A 20-year study conducted at Harvard University has found that certain foods are more likely to contribute to long-term weight gain. Generally these foods include sugary items, refined grains, unprocessed red meat and processed meats. Behavioral factors also affect long-term gain.
An average of 17 pounds over 20 years
The study, which is the first to look at long-term weight gain in relation to specific foods, was published recently in the New England Journal of Medicine. The study looked at more than 100,000 men and women, evaluating their weight every four years. The average weight gain per four year interval was 3.35 pounds, about 17 pounds average for 20 years.
Potato chips the largest culprit
The study found that potato chips and other potato products contribute the largest weight gain over time. Dr. Dariush Mozzafarian, the study’s lead author, suspected this was because refined carbohydrates creates spikes of blood sugar and insulin, which increases hunger.
The other highest culprits were sugary drinks, unprocessed red meat, processed meat and alcohol. Jeannie Moloo, a spokesperson for the American Dietary Association, said, “Satiety is a big thing. Consuming these foods could be less satiating and less filling, triggering hunger signals.”
“Our findings indicate that small dietary and other lifestyle changes can, together, make a big difference, for bad or good,” Mozzafarian wrote. “Eat fewer starches and refined foods like potatoes, white bread, low-fiber breakfast cereals, processed meats, sweets and soda.”
Cutting out sodas is a good start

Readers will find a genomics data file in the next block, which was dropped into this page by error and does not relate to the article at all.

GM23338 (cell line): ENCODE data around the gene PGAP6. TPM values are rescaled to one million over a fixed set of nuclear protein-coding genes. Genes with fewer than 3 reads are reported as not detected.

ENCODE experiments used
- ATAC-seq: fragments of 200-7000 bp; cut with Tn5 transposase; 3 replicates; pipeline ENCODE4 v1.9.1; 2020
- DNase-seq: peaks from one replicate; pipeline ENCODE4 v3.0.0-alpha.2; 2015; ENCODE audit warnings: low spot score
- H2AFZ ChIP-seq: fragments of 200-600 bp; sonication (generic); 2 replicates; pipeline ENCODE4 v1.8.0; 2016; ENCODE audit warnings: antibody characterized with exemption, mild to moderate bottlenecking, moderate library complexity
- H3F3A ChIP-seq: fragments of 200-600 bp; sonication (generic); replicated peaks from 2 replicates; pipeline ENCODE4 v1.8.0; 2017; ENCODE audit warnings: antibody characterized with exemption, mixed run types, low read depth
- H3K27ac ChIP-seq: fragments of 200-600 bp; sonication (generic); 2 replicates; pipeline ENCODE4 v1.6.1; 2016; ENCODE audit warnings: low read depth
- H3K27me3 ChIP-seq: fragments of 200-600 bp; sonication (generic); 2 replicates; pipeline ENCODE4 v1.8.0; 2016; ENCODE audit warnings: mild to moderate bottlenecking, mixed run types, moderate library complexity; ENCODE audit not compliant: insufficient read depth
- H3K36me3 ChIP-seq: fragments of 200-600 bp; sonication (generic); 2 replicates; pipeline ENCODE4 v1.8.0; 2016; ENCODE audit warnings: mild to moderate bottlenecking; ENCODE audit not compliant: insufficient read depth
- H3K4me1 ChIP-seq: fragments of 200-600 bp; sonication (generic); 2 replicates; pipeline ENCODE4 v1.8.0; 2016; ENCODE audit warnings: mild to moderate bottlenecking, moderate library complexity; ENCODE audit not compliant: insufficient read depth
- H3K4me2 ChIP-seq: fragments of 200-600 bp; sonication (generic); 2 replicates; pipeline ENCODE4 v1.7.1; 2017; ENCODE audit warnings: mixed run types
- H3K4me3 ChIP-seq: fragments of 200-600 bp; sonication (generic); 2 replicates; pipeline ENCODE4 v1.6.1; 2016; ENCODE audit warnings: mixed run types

“I basically always talk to patients about whether we can reduce the calories they’re getting from beverages,” said Cleveland Clinic dietitian Laura Jeffers. “That’s one of the easiest things to do, and this research shows that sugary beverages contribute to weight gain.”
“They add a lot of empty calories to the diet, but they don’t have any impact on how full you feel or how much you eat,” nutritionist Monica Reinagel added. She suggested drinking water with meals instead of soda drinks can cut several hundred calories from a sitting and not change how satisfied a person feels afterward.
Foods that helped with weight loss were yogurt, vegetables, fruit and nuts.
Dietary habits are a big factor
Reinagel added that it was important not to just blame weight gain on the types of food consumed. It is also important to examine a person’s dietary habits. “They may not eat as many vegetables. They might consume more alcohol. Perhaps they’re less active,” she said.
Sleep and how active a person was also played a major role in weight gain. Those who slept at least six hours a night were less likely to gain weight. Of course, the more physically active a person is, the more calories they burn.
Mozzafarian summed up with advice that, though not earth-shattering, many of us could benefit from heeding. “Be active,” he said. “Turn off the TV, and get enough sleep.”
Huffington Post: http://www.huffingtonpost.com/2011/06/23/worst-foods-weight-loss_n_882962.html#s297028&title=Potato_Chips
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